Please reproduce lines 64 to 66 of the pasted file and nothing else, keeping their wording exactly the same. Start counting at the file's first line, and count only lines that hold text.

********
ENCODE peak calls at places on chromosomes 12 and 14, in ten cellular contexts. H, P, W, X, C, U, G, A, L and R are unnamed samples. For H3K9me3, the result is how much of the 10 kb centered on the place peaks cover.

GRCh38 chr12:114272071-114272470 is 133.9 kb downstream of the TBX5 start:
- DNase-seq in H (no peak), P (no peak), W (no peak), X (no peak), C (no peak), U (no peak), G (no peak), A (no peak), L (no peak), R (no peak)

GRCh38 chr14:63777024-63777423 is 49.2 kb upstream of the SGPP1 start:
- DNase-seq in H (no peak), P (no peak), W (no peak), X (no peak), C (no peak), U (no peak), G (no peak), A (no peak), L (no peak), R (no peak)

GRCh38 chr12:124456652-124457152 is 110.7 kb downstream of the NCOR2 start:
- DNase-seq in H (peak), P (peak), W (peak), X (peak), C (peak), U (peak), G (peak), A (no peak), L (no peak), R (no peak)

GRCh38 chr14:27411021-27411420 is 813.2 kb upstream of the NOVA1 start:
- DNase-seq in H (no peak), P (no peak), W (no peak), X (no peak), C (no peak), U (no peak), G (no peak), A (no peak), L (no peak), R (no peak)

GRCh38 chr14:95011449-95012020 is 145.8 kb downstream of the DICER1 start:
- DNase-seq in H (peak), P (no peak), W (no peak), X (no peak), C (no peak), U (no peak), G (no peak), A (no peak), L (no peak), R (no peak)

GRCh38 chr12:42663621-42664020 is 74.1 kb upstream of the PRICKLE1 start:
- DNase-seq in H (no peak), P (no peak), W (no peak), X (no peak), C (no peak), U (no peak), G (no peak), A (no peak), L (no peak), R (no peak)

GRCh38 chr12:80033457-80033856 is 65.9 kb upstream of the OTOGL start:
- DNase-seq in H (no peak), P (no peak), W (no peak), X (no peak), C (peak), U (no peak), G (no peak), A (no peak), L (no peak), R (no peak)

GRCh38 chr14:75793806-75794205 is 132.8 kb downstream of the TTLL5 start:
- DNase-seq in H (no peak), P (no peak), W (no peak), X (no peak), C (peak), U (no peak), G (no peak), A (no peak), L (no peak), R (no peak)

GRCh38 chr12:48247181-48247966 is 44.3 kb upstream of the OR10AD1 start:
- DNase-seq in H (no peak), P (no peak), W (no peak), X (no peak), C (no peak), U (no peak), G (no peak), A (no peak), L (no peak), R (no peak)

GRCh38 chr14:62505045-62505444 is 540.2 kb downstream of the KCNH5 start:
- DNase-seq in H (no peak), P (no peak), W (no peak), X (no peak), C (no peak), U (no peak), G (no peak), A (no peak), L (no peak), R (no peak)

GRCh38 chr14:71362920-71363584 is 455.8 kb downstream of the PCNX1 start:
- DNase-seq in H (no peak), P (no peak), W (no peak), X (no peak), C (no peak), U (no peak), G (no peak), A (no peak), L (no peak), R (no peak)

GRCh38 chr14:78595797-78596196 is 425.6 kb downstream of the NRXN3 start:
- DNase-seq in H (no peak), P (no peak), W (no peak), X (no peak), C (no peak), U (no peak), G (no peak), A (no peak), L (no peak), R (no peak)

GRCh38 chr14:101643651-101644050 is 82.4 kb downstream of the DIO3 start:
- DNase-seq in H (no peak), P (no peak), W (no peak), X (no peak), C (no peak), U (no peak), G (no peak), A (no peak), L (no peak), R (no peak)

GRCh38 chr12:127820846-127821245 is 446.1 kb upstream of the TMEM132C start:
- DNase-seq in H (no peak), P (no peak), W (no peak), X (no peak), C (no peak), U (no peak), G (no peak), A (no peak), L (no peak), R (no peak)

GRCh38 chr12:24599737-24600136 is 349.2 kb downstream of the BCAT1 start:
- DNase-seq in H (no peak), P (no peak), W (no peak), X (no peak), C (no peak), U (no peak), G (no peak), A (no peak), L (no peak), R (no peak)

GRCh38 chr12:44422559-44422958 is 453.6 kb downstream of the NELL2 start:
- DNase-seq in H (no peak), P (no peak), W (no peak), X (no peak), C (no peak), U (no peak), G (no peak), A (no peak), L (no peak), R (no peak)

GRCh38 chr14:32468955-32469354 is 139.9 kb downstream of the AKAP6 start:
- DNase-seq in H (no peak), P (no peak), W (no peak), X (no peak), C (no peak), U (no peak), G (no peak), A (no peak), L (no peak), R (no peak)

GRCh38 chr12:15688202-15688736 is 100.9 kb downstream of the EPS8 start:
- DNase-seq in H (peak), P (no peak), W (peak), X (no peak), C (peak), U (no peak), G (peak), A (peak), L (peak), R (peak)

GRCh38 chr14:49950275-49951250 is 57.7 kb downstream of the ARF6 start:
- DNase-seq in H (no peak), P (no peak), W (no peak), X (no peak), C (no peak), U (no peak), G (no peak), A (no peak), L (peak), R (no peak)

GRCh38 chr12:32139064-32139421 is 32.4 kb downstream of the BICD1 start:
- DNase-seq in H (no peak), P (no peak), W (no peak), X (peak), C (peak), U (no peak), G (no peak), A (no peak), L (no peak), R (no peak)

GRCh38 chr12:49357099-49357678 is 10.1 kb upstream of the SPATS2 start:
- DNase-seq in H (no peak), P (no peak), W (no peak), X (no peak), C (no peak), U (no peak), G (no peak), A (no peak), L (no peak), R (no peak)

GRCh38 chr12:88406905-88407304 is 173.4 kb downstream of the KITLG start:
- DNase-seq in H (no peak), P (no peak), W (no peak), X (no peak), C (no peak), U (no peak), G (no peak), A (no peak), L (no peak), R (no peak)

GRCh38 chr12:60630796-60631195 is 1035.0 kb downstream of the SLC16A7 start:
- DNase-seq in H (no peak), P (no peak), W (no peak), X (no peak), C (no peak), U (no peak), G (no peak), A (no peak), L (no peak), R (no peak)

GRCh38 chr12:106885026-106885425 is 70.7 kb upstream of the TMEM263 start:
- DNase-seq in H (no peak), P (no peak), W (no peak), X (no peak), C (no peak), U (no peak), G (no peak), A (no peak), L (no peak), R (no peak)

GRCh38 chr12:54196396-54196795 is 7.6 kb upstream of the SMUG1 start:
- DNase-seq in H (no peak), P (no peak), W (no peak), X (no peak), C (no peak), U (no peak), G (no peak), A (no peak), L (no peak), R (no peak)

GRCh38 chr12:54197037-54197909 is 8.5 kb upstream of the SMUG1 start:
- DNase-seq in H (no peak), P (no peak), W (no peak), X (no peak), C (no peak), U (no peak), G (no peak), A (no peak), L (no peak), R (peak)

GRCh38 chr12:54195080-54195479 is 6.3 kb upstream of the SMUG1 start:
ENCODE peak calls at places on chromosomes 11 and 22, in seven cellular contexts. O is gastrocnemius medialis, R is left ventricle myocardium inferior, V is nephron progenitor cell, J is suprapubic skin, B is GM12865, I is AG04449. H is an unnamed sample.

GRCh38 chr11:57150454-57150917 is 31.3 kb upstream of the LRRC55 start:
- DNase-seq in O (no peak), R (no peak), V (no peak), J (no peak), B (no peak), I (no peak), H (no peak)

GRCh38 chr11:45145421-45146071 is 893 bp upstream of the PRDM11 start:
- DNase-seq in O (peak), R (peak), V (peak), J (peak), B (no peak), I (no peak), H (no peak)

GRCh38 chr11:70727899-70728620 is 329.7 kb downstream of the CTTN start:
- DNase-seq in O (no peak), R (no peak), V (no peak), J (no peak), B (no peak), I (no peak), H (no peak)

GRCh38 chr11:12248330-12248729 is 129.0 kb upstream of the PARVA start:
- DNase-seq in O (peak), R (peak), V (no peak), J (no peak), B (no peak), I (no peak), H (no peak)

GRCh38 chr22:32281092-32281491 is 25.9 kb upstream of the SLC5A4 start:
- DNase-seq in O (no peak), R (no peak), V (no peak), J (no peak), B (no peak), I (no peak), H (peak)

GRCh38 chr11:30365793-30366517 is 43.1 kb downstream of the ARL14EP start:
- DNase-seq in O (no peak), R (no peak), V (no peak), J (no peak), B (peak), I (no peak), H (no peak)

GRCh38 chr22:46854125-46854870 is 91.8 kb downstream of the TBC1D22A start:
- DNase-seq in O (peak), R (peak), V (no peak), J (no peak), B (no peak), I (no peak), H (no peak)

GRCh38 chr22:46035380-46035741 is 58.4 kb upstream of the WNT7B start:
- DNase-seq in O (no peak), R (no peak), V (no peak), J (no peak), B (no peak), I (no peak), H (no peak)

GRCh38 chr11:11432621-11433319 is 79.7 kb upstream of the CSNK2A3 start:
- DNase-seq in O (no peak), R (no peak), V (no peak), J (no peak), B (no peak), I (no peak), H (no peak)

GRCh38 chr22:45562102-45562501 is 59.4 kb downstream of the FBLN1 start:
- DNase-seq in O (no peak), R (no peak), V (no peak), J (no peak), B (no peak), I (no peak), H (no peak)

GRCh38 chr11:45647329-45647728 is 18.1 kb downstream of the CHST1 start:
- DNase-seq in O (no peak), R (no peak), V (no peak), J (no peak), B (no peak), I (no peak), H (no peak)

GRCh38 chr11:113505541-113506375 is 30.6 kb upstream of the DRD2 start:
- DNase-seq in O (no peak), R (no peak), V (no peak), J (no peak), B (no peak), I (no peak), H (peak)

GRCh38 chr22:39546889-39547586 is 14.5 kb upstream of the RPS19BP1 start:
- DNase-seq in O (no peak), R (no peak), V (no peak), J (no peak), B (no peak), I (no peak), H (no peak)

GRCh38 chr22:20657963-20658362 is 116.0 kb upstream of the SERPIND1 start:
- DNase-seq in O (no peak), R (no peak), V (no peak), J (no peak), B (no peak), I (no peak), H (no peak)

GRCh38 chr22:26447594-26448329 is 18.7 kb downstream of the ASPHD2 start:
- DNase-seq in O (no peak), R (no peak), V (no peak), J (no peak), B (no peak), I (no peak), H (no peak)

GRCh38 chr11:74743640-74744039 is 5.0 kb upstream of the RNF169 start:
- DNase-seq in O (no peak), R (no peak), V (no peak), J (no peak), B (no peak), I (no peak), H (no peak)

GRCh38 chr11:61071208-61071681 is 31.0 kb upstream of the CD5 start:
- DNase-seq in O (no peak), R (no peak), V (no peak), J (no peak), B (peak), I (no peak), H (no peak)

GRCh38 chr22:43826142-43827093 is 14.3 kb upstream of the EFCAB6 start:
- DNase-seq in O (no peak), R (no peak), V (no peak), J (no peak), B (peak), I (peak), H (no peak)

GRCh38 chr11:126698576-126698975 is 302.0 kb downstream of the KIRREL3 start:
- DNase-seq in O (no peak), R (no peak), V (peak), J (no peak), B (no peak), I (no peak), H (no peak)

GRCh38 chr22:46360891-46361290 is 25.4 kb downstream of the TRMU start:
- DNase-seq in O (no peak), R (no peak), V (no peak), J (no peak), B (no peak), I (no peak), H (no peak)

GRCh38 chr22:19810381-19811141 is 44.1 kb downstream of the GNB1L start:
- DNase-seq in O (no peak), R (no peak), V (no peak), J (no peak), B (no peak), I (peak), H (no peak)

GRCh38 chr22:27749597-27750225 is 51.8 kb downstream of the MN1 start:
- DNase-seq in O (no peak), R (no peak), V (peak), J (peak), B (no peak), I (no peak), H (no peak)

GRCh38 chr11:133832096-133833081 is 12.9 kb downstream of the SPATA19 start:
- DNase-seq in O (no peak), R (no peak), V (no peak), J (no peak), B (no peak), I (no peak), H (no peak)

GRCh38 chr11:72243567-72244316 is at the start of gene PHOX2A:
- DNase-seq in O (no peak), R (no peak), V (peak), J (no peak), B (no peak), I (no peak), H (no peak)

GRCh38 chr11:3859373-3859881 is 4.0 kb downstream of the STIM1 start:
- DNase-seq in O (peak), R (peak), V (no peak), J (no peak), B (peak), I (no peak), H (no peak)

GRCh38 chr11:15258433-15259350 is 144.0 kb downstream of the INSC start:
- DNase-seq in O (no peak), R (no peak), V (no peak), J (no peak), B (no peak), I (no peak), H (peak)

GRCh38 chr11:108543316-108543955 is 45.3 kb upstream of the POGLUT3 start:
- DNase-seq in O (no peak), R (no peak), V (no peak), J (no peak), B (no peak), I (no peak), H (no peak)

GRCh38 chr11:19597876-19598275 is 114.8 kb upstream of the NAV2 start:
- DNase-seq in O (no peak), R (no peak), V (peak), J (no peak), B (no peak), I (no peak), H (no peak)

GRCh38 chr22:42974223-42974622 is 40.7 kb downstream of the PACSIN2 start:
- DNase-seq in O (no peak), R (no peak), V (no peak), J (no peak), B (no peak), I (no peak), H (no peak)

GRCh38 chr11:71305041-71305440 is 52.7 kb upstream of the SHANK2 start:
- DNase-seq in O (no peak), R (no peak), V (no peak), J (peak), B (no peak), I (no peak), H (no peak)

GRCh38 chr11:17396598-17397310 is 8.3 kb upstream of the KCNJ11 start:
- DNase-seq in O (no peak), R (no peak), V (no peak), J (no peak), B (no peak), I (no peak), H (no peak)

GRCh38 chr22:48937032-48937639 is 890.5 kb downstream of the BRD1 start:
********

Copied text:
GRCh38 chr22:32281092-32281491 is 25.9 kb upstream of the SLC5A4 start:
- DNase-seq in O (no peak), R (no peak), V (no peak), J (no peak), B (no peak), I (no peak), H (peak)

GRCh38 chr11:30365793-30366517 is 43.1 kb downstream of the ARL14EP start: